A few weeks after he arrived at Liverpool last January, Luis Suarez expressed his heartfelt wish that he would forge a reputation as something other than the cut-throat of Johannesburg and the cannibal of Ajax. He no longer wished to be the player remembered only for denying Ghana a place in the World Cup semi-finals or biting PSV Eindhoven's Otman Bakkal.
"I would love to change that impression of me," he said. But that impression may last a little while yet. Suarez is charged with racially abusing Patrice Evra when Manchester United visited Anfield in October. He is also under investigation by the Football Association for directing an obscene gesture towards Fulham fans as he trudged from the field after Monday's 1-0 defeat at Craven Cottage.
Suarez (right), currently preparing a defence believed to be based on linguistic nuance to the allegation of racism, is expected to be told today whether he is to face a second charge in two weeks over Monday night's incident. The FA's Governance and Regulation Committee was last night examining images, taken from the ground's Putney End, which appear to show Suarez reacting to the taunts of the home fans by raising the middle finger of his left hand.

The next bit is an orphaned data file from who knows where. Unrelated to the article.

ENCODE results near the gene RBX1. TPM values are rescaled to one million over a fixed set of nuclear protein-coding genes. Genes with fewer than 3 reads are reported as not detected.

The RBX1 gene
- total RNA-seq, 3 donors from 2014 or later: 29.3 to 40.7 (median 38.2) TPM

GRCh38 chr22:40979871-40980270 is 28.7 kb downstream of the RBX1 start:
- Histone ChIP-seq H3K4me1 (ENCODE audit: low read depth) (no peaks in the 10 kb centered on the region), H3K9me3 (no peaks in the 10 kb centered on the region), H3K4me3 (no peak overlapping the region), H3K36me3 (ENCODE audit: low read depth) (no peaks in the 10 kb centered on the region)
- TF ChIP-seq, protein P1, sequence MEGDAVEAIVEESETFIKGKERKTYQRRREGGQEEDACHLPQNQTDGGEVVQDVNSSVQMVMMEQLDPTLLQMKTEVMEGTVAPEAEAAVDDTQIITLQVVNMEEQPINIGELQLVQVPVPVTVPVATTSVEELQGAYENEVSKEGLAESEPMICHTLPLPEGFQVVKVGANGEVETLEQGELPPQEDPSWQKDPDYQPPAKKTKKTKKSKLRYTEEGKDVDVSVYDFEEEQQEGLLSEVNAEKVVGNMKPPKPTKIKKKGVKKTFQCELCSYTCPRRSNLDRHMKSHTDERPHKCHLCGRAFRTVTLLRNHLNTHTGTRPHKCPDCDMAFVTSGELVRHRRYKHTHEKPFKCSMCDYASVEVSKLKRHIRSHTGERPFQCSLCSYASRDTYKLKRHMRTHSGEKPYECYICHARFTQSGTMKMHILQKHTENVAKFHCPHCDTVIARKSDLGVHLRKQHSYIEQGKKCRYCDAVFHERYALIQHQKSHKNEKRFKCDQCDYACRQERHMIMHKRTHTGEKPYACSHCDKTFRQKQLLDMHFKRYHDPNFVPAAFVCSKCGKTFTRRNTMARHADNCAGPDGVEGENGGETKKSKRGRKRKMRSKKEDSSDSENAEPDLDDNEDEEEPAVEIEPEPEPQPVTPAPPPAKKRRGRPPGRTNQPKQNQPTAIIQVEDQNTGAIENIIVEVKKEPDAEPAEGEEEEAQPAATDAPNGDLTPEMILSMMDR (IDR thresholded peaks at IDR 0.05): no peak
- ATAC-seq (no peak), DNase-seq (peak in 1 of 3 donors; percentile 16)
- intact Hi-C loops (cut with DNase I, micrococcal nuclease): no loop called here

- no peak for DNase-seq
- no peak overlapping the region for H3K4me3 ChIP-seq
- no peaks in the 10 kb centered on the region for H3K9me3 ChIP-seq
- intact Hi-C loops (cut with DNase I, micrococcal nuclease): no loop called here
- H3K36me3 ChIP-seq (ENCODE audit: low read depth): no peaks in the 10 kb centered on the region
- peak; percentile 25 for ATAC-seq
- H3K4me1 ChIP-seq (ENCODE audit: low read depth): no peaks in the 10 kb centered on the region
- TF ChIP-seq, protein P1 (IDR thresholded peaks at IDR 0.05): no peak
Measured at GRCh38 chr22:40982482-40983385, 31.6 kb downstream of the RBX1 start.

It is not certain, as yet, whether the Uruguayan will face a charge and, if so, what the offence may be deemed to have been. Punishments for similar offences have varied wildly: Birmingham's Stephen Carr was banned for one game for an obscene gesture directed at Aston Villa supporters last year, while Joey Barton was given just a £2,000 fine in 2006 for dropping his shorts to Everton fans. A host of players – including Raul Meireles and Emmanuel Frimpong – have escaped without censure for such offences, while Wayne Rooney was banned for two games this year for swearing into a television camera.
Suarez retains the full support of his club on both issues and the striker is unlikely to face any internal disciplinary measures.
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